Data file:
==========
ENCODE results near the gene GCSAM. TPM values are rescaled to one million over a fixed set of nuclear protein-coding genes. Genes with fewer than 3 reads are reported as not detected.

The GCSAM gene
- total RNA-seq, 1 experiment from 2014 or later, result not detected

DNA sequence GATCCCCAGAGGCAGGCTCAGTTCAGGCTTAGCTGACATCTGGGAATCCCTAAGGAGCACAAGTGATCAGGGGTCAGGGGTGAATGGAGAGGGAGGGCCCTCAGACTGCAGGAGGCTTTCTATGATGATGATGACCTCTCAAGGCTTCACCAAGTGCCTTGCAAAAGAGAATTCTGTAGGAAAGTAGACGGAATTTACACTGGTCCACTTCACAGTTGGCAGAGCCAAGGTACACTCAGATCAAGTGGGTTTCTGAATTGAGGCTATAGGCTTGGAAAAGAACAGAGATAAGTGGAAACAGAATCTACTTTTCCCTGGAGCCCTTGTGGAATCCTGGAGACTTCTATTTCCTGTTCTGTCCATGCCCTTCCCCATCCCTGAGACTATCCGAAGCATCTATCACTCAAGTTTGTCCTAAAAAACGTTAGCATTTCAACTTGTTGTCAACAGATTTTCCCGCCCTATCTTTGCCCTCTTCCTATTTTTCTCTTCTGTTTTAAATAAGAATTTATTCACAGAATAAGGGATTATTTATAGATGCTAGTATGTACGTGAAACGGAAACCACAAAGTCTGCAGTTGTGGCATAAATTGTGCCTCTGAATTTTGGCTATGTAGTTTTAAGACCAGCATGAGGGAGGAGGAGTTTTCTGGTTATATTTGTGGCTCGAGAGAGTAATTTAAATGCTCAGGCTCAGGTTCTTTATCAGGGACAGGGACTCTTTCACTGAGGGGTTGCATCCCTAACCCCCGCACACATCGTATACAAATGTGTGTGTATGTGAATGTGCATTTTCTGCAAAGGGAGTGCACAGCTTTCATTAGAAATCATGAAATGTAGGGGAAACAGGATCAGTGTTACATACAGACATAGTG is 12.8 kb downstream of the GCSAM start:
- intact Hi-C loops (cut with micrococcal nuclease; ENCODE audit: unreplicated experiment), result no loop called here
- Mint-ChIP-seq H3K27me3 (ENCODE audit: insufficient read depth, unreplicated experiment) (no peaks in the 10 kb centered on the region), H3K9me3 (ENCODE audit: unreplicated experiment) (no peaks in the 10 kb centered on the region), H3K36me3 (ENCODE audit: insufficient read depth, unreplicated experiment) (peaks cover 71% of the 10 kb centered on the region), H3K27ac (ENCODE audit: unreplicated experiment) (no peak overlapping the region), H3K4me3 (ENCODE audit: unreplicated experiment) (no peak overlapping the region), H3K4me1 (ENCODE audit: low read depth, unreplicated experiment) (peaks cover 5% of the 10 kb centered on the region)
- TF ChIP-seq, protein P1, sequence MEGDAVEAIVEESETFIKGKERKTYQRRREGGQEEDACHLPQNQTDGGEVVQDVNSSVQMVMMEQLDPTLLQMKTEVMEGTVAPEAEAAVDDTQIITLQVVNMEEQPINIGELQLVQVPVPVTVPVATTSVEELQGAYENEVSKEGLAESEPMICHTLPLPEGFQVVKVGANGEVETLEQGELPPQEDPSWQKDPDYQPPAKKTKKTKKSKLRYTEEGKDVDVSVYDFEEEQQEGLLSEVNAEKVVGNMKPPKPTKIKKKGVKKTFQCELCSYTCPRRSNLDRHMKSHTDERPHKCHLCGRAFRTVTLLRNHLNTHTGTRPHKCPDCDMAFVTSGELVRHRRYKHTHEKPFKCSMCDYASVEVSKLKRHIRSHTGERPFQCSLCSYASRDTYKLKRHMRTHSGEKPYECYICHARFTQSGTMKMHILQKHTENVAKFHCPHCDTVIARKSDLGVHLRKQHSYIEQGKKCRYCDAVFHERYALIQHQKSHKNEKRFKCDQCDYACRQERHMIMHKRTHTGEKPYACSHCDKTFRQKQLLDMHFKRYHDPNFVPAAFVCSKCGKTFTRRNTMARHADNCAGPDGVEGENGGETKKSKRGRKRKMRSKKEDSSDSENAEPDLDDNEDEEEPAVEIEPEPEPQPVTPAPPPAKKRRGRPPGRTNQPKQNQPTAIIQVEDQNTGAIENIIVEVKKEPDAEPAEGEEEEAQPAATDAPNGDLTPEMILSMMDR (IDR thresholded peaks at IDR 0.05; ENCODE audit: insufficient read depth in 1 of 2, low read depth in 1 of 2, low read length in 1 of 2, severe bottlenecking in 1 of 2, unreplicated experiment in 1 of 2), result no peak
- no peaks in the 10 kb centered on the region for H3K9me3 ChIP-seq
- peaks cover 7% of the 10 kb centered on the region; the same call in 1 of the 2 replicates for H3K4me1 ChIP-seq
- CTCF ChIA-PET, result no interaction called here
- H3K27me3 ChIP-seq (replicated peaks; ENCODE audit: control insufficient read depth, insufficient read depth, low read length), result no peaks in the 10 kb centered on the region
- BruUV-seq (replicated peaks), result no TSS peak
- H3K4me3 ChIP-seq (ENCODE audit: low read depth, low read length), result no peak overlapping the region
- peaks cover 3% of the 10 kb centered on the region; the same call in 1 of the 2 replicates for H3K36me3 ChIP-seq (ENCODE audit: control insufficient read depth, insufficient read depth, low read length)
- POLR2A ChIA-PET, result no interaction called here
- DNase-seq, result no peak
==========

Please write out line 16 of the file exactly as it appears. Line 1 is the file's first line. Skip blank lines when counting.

- DNase-seq, result no peak